Religious Land Use and Zoning Leaders

National RLUIPA Experience to Help You Grow

Author Archive

10th Circuit Court of Appeals Affirms the Rocky Mountain Christian Church Jury Verdict.

  • June 16, 2010
  • by Daniel P. Dalton

In a unanimous decision, the 10th Circuit Court of Appeals upheld a jury verdict, finding that sufficient evidence was presented at trial to justify the jury’s determination that the denial of the Church’s special use application violated the equal terms provision of the Religious Land […]

Read More

Does RLUIPA apply to Historic Preservation Designations?

  • May 21, 2010
  • by Daniel P. Dalton

In reaction to the loss of several important buildings within larger metropolitan areas in the 1950’s, communities throughout the nation began grassroots efforts aimed at providing a legal mechanism to protect local significant historic resources.

Read More

A RLUIPA Case Study

  • April 24, 2010
  • by Daniel P. Dalton

Carlinville Southern Baptist Church, located in Carlinville, Illinois thought how blessed it was when it purchased a former Wal-Mart store in early 2008 to have a home. The Church had worshiped in its building for several years prior, but grew rapidly to the point that […]

Read More

Considerations in Filing a RLUIPA Lawsuit

  • April 16, 2010
  • by Daniel P. Dalton

If your religious organization is considering a RLUIPA challenge to local zoning laws, it should consider the following actions before filing a lawsuit.

Read More

When is a claim ripe for review under RLUIPA?

  • April 3, 2010
  • by Daniel P. Dalton

One of the most vexing questions in land use law is the flawed doctrine of ripeness with respect to religious land use claims. The issue is extremely important as it affects the issue of when a lawsuit can be filed.

Read More

Is RLUIPA constitutional?

  • March 30, 2010
  • by Daniel P. Dalton

Ten years after Congress passed the Religious Land Use and Institutionalized Persons Act, local governments still argue that RLUIPA is unconstitutional claiming that it gives religious entities an advantage in land use disputes over local communities. Federal Court’s routinely reject constitutional challenges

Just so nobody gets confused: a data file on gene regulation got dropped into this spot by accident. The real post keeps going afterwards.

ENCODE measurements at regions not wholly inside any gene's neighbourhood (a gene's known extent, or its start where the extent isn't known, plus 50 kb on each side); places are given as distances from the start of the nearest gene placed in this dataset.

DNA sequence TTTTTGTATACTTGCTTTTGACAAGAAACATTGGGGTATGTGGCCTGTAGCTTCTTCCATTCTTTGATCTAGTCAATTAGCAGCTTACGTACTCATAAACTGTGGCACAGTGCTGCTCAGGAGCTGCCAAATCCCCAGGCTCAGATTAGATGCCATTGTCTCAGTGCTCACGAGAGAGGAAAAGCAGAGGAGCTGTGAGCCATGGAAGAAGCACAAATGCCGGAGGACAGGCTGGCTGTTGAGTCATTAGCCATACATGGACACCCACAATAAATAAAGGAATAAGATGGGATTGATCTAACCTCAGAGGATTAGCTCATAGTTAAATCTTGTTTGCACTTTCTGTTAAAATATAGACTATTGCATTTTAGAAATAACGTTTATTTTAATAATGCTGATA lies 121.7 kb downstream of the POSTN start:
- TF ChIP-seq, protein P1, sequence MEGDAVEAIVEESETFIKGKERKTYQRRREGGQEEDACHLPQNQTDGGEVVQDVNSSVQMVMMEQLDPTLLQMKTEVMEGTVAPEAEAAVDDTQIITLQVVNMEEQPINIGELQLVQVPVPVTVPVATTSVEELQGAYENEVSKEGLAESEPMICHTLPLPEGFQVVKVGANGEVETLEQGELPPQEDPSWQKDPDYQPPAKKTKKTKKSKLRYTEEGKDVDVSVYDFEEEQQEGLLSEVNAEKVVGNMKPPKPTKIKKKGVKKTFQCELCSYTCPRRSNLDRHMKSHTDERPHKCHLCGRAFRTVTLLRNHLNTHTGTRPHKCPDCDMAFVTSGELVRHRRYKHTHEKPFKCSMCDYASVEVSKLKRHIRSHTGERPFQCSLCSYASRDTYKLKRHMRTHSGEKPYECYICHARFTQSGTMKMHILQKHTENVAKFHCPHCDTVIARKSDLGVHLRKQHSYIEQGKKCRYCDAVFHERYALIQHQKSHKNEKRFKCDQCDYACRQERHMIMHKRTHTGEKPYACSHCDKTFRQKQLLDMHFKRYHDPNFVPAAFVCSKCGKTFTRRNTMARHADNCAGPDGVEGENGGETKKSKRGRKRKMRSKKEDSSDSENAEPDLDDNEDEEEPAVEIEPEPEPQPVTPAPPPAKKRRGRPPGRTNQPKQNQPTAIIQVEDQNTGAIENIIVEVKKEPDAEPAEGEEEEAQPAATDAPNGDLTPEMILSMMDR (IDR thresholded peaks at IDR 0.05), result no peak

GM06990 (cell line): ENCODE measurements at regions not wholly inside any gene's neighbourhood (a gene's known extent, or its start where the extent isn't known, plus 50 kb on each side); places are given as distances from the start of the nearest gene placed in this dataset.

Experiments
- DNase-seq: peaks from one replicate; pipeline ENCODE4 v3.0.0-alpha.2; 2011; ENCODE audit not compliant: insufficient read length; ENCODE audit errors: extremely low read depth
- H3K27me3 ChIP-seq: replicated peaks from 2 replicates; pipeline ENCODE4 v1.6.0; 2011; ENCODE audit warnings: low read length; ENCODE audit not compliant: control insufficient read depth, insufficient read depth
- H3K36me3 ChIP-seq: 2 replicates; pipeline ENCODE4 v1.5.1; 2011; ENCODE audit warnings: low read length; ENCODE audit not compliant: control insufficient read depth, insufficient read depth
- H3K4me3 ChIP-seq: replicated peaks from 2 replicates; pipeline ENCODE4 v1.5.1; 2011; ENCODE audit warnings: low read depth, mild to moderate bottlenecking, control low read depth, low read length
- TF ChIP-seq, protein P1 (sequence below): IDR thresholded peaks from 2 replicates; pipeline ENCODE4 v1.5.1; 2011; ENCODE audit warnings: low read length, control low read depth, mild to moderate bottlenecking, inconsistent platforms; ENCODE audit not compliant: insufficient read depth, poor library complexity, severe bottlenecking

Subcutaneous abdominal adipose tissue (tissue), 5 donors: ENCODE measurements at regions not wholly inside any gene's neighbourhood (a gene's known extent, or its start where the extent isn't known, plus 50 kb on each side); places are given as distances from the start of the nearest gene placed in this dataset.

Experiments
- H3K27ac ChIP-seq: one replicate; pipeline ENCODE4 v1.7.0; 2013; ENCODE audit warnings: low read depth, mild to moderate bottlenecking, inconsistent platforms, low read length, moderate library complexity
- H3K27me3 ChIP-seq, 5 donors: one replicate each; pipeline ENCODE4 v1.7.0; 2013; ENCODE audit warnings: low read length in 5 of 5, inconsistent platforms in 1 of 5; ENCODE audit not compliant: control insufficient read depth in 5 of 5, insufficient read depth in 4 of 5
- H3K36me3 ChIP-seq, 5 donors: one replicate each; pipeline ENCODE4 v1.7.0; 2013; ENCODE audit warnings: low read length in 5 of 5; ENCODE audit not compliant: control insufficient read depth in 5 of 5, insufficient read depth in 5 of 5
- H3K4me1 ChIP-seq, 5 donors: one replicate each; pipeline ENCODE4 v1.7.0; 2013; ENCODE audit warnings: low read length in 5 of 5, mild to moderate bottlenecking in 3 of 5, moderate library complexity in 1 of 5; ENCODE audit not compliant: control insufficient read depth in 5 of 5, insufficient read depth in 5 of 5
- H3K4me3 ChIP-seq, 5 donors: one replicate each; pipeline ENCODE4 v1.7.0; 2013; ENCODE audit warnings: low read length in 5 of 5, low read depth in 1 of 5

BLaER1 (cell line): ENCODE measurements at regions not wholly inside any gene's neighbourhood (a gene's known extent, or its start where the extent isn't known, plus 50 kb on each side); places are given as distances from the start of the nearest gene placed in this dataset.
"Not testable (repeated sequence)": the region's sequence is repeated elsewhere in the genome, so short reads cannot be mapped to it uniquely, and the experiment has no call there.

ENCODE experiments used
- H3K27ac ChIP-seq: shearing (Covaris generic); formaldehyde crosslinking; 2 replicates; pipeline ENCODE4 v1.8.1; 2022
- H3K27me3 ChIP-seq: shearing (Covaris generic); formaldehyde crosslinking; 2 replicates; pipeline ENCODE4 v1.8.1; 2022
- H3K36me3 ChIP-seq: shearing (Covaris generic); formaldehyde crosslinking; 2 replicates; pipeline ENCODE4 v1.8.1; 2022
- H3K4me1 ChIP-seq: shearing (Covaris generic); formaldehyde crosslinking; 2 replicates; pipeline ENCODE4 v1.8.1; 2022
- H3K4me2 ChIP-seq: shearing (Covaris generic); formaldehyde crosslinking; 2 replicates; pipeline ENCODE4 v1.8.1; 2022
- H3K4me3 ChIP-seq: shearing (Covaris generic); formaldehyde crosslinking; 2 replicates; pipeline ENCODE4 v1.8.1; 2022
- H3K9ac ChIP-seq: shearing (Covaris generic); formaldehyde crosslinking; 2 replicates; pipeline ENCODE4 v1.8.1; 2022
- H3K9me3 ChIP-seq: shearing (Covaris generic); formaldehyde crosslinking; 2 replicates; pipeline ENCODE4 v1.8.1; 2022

Read More

Expanding an Existing Building and RLUIPA

  • March 21, 2010
  • by Daniel P. Dalton

Many of the cases involving RLUIPA occur after a religious entity has been at a location for a period of time, has grown and now wants to expand. Does RLUIPA apply where a local government refuses to allow the expansion?

Read More

Understanding RLUIPA – Why We need the Law and the Impact of the Law

  • March 16, 2010
  • by Daniel P. Dalton

Before Congress enacted RLUIPA in 2000, the conventional view confirmed by judicial decisions, and lawyers like me, was that religious land uses cases would be rejected. A Harvard Law School survey of reported cases decided on the merits confirmed that religious land use plaintiffs were […]

Read More

Understanding RLUIPA – the Remedies

  • March 9, 2010
  • by Daniel P. Dalton

Congress provided two remedies for religious organizations that prevail in religious lands use disputes under RLUIPA. The first is an award of attorney fees under 42 U.S.C. 1988. The second is injunctive relief and monetary damages within RLUIPA. 42 U.S.C. 2000cc-5(4)(a).

Read More

Understanding RLUIPA – the Unreasonable Limitations and Exclusion Clauses

  • March 1, 2010
  • by Daniel P. Dalton

The fourth and fifth prongs of RLUIPA are the unreasonable limitations and exclusions clauses found at 42 USC 2000cc (2)(b)(2). In order establish a claim under these parts of RLUIPA, religious institutions must establish that religious assemblies have been totally excluded from a jurisdiction or […]

Read More
About Us

logo

Dalton & Tomich, PLC is the national leader in successfully helping churches, other religious institutions and their insurers defend their rights in land use and zoning matters under RLUIPA, the Religious Land Use and Institutionalized Persons Act. We have helped clients win cases against municipalities and other local government bodies from coast to coast, with experience serving both as general counsel and special litigation counsel.